This is so obvious as to almost go without saying–except that the penchant for placing the blame on the U.S. is so widespread and so addictive that it goes largely unsaid. It was, of course, the Arab bloc, including the Palestinian leadership, that decided to reject the U.N.’s 1947 partition of Palestine into two states, Arab and Jewish, living side by side. Instead it invaded the nascent Jewish state rather than coexist with it, spawning the conflict that has so burdened the world for the last 60 years.
This was not a decision made by the U.S.
We are also not responsible for the Arab world’s choice not to create a Palestinian Arab state in East Jerusalem, Gaza and the West Bank from 1948 to 1967, when it easily could have done so–before there were any Jewish settlements there to serve as the public object of Arab grievance.
It was not the U.S. whose leaders issued the largely unremembered “Three No’s” of the Arab conference in Khartoum in the summer of 1967–“no” to peace with Israel, to negotiation with Israel and to recognition of Israel–after the 1967 war backfired so badly on the Arab world. Nor can the U.S. government under President Clinton be criticized for failing to pursue Yasser Arafat with sufficient solicitude between 1993 and late 2000. The Clinton administration was, after all, the most ardent of suitors of the Palestinian leader–only to be forced to watch Arafat reject an independent Palestinian state in all of Gaza and virtually all of the West Bank.
It was the Palestinian leadership, not the U.S., that decided in the fall of 2000 that, rather than accept an independent Palestinian state, its wiser course was to launch a four-year bombing campaign against Israel’s civilian population. The result was not merely over 1,100 Israeli civilians killed, but several thousand Palestinians dead, as well as a shattered Palestinian economy and the decision by Israel to begin construction of a security barrier in July 2002.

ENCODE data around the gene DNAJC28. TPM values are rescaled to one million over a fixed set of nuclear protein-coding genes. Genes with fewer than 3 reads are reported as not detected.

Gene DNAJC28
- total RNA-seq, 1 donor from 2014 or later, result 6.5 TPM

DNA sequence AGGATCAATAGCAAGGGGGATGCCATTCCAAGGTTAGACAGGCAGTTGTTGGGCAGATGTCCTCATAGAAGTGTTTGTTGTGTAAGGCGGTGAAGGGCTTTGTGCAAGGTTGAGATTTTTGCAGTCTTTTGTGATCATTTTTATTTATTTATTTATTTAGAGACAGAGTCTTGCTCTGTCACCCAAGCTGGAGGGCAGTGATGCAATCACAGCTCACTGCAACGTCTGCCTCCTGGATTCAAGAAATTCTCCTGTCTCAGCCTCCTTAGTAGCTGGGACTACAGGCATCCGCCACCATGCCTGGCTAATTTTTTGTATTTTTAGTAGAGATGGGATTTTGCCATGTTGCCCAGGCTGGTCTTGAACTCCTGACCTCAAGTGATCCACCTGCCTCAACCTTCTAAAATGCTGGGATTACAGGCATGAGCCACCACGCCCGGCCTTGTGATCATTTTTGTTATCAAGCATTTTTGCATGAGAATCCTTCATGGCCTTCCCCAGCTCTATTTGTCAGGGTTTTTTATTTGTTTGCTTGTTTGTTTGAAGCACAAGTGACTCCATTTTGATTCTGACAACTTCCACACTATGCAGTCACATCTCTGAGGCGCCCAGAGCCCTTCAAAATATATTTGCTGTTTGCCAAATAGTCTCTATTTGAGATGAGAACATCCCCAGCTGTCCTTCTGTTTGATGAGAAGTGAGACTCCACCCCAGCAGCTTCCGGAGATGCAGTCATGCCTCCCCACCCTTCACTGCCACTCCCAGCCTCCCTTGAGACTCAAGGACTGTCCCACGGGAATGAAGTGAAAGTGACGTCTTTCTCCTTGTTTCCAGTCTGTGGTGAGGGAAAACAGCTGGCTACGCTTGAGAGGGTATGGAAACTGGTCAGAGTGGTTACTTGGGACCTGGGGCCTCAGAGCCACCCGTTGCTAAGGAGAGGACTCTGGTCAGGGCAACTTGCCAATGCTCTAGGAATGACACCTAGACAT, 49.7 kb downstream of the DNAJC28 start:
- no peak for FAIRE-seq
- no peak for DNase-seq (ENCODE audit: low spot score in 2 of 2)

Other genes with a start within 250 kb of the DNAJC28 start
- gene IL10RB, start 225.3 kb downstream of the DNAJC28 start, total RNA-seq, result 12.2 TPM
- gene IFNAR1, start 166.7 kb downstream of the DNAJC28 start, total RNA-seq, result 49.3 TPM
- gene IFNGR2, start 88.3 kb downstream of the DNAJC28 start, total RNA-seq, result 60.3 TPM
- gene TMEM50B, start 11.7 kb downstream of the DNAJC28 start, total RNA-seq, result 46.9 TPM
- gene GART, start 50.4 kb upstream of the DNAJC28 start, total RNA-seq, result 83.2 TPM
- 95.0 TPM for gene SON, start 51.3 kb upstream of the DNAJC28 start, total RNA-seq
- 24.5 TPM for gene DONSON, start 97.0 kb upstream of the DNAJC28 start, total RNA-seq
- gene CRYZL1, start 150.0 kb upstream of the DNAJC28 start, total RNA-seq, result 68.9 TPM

President Clinton labeled this decision on the Palestinians’ part a “tragic mistake.” It is certainly inarguable that this particular decision, like others made by the Palestinian leadership over the past six decades, inflicted serious suffering on the Palestinian people. It has also resulted in suffering throughout the region, and instability beyond–but it was a course of action chosen and implemented by the Palestinians and publicly supported by Arab states, not by the U.S.
When Israel withdrew from all of Gaza in 2005, the Arab world had the opportunity for a fresh start there–to create a measure of hope for a population whose suffering long predated any Israeli presence. Instead of taking advantage of the opportunity, the Hamas-dominated Palestinian leadership opted to begin and then intensify an aggressive missile-launching campaign against Israeli civilian centers.